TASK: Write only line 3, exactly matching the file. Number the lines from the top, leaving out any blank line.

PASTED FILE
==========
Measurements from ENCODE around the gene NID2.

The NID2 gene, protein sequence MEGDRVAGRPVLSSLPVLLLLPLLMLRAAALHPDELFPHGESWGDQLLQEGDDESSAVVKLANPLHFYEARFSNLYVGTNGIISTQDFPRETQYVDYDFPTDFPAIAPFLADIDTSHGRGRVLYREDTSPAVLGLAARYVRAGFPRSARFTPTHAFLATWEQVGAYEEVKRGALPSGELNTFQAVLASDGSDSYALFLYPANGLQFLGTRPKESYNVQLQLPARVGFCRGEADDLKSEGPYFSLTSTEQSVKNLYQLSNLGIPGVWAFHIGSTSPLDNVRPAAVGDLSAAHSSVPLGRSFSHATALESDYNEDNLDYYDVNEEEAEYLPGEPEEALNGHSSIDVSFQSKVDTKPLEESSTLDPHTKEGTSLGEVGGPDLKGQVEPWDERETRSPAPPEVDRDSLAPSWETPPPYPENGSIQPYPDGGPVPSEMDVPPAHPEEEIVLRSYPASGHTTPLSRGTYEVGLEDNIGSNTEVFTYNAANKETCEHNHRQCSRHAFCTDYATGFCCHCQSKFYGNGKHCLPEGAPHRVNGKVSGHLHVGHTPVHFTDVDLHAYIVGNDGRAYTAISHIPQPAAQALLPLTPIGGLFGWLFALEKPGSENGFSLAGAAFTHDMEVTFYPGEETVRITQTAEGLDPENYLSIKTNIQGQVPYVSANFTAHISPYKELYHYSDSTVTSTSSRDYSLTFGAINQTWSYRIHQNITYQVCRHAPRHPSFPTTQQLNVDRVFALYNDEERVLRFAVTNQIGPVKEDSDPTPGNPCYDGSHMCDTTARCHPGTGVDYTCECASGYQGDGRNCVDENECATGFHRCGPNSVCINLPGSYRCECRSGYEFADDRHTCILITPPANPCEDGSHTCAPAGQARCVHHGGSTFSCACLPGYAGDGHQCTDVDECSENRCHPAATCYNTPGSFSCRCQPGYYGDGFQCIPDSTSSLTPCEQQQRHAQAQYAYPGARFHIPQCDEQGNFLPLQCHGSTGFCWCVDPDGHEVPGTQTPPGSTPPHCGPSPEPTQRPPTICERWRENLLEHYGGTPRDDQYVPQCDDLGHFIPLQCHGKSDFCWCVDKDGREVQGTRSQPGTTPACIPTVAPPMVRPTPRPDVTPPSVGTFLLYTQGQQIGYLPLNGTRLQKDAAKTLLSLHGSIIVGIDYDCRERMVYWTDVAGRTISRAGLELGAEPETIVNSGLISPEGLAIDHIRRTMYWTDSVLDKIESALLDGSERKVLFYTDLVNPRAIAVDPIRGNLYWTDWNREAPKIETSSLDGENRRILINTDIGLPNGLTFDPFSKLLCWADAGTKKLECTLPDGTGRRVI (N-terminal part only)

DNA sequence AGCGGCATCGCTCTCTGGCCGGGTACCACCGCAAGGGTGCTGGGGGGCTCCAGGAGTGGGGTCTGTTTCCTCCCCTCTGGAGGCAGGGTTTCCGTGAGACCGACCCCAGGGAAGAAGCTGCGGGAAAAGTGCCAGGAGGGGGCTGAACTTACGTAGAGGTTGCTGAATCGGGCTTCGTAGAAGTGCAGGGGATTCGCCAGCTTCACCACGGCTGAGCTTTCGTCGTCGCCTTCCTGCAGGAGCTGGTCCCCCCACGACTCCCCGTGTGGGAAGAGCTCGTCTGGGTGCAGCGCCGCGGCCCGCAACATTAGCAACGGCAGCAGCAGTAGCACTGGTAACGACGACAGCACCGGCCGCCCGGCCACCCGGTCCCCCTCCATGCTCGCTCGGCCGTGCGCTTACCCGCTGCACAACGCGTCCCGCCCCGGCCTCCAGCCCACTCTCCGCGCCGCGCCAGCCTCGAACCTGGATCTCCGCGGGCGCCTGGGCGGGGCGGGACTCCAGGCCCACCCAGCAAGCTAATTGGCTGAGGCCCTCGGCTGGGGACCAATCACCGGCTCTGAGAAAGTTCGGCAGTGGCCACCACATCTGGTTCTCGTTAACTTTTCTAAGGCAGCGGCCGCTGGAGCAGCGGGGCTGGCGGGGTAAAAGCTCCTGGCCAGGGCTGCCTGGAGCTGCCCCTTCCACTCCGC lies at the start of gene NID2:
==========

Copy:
DNA sequence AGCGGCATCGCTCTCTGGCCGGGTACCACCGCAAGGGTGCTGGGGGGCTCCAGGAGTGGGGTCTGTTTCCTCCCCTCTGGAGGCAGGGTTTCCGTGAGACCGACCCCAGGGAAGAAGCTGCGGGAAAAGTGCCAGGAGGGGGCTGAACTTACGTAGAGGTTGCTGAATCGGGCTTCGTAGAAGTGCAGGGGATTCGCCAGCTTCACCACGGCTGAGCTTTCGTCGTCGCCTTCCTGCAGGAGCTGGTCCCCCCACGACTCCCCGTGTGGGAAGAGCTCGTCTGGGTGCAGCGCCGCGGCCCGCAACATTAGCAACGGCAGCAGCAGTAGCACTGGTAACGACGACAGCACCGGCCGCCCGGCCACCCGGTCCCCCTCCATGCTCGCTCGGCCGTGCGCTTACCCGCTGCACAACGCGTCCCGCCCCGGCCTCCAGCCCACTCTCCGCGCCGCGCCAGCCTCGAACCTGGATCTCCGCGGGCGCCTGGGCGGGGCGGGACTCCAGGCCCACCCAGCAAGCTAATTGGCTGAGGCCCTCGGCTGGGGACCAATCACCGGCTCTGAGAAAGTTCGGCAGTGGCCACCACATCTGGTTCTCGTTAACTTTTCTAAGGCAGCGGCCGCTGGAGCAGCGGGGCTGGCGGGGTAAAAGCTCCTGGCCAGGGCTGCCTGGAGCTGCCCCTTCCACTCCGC lies at the start of gene NID2: